Sunday, December 30, 2012

Social network as context

After reading Josh Miller's post Tenth Grade Tech Trends, a few thoughts went through my mind.  First one was a validation that there will continue to be fragmented social networking services.  Second one was the reason for plethora of social networks had a lot to do with the context that users assign.  In other words the narrative that users tell their friends when describing how the network should be used.  I've been calling it context.  Third one was that even though existing social networks copy the feature set of a new network, it's difficult to break the mold established by user's earlier narrative.

Let me elaborate on each.

1. Continued fragmentation of social networking services

It's becoming easier to launch a new social network.  Thanks to Amazon AWS, there is a new market of providers who offer hosted computing powers on demand.  There is also increasing number of tools to help developer put together a functional social networking service.  Technological barrier is coming down quickly and it's becoming a lot cheaper to start a new social network.  This lower barrier to entry is attracting many entrepreneurs to try their social network ideas with real users to see if they stick.

Lucky for the startups, we are in the middle of early tidal wave called mobile internet boom.  By 2016 most people will have internet-enabled devices in their hands, and we are already seeing junior high students carrying iPhones and Android devices (as discussed in the Miller's post).  This wide penetration of mobile devices are bringing many users to old and new social networks, and it is in turn bringing variety of user stories of communicating with their peers.

Consider written notes.  There have been many ways to write and leave notes for someone else.  Let's look at the two examples.

No sender, no recipient, no date.
Just scribble a note and stick it on to the recipient's desk.

Standardized size, well-understood format including
sender, recipient and date.
It even has a sender authentication scheme baked in.

One is hand written on Post-It.  The other is typed on letter sized paper with typewriter or Microsoft Word.  The both solve the same problem of capturing someone's note and reproducing it for the recipient(s).  But no one thinks of the two as having the same meaning.  There are times when a Post-It note will do.  There are times when you need to send a typed-up letter.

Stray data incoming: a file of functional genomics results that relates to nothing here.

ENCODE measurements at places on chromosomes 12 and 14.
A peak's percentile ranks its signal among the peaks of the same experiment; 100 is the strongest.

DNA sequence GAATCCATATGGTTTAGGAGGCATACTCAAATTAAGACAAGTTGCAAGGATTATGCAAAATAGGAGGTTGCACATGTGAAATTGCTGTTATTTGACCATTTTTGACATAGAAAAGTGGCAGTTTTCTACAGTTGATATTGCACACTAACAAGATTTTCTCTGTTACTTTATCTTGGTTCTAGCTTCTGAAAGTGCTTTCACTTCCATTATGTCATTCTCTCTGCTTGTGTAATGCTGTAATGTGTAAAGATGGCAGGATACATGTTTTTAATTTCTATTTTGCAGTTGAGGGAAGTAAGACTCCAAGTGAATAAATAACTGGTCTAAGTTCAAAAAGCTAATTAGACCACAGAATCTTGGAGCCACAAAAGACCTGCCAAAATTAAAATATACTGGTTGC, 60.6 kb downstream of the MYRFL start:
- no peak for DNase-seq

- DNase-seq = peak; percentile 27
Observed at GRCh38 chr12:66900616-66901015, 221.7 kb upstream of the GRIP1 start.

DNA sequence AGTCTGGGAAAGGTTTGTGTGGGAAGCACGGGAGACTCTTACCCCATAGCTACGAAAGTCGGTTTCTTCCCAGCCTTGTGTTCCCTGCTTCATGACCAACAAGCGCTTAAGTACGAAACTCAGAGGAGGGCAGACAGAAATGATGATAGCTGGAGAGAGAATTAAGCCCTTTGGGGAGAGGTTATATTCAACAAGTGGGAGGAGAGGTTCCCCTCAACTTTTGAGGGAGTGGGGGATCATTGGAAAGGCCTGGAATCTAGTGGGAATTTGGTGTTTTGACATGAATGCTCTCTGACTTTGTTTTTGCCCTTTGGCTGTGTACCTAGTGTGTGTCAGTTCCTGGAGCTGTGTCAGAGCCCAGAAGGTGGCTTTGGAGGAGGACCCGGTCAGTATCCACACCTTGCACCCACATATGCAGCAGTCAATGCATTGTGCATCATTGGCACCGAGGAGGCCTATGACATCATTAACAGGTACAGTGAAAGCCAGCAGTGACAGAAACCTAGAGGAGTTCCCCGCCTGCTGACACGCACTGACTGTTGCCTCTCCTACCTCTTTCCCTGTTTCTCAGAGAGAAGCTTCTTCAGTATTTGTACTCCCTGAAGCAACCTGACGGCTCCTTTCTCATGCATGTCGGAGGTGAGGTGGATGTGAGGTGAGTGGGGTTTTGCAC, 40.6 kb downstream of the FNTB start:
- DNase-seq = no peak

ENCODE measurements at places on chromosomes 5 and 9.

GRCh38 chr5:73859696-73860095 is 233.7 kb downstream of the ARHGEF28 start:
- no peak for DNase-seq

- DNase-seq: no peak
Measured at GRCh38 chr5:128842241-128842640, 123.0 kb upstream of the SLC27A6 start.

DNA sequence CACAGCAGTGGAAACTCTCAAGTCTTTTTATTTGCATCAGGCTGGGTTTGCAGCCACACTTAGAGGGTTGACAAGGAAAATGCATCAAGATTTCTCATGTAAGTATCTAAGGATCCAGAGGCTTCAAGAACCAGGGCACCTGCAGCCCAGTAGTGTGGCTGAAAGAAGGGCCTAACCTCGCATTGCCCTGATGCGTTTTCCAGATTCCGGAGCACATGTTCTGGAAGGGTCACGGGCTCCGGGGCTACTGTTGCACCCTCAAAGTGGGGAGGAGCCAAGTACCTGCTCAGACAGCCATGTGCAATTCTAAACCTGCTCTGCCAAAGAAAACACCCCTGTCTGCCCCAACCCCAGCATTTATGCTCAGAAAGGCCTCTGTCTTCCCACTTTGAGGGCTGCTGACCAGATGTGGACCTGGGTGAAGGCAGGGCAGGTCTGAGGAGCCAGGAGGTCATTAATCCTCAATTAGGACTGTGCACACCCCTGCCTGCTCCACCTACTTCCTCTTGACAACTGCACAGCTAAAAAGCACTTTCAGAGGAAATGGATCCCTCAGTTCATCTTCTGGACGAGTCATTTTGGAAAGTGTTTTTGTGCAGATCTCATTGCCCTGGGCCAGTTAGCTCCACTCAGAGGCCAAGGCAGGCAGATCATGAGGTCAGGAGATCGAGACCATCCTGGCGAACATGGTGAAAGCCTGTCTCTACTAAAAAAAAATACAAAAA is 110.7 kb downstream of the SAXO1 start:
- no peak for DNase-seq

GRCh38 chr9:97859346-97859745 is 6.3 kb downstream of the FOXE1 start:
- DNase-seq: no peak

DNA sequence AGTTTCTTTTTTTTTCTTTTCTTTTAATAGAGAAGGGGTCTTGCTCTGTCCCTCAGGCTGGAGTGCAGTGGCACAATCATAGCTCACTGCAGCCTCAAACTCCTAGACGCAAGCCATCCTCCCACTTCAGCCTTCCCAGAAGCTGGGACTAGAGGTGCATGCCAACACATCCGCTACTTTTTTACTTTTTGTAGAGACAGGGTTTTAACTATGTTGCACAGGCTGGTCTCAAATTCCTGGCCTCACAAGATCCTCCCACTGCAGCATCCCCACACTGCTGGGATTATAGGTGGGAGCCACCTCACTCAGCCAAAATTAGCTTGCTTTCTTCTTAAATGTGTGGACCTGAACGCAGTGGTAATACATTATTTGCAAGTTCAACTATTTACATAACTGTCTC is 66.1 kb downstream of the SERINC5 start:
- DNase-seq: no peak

2. Social network as medium of choice to convey context

Once technology is commoditized, the user story is what determines how the tool is used.  When you are writing a note to jot down a grocery list, you are much more likely to reach for Post-It than booting up your machine to write it on Word (or reach for type-writer if you have one still).

Although you can achieve the same thing, yet there are dozens of way to take notes.  Because there are so many ways to solve the problem, you tend to choose the tool that best represents the type of note.

Same is true with social networks.  There will be dozens of social networks.  Depending on whom you are communicating with and how you want your message to be received by the recipient(s), you would choose your tool from dozens of choices.

Already LinkedIn is understood as professional network, while Facebook is considered to be personal social graph.  Twitter is a breaking news channel with link referral, and Pinterest is a photo magazine with design in mind.  You wouldn't expect to get a note from your parents on LinkedIn inbox.

3. Social network can copy features, but users will stick to their familiar user story

Facebook can copy Whatsapp and Snapchat's feature set, and launch new services identical to them.  In fact Facebook has.  However, this does not mean users will stop using Whatsapp and Snapchat, and use Facebook instead.

That's because Facebook remains as news feed of personal friends and family social network with interest graph.  Any new service Facebook adds will not drastically change how Facebook is known to the user, thus how it is used by users.  Note that the story that user tells about Facebook is different from what is possible do to with Facebook because of shelfware effect.

In the earlier analogy even if printer takes a Post-It-sized paper and Word supports hand-written font, it's hard to imagine anyone reaching for Word.  Conversely even if Post-It came in letter size, no one expects formal correspondence written on yellow Post-It with sticky on the back.

There is no technical reason why they cannot be used interchangeably.  It's all about the social norm.  Once the story became a part of everyone's psyche, it's very difficult to change.


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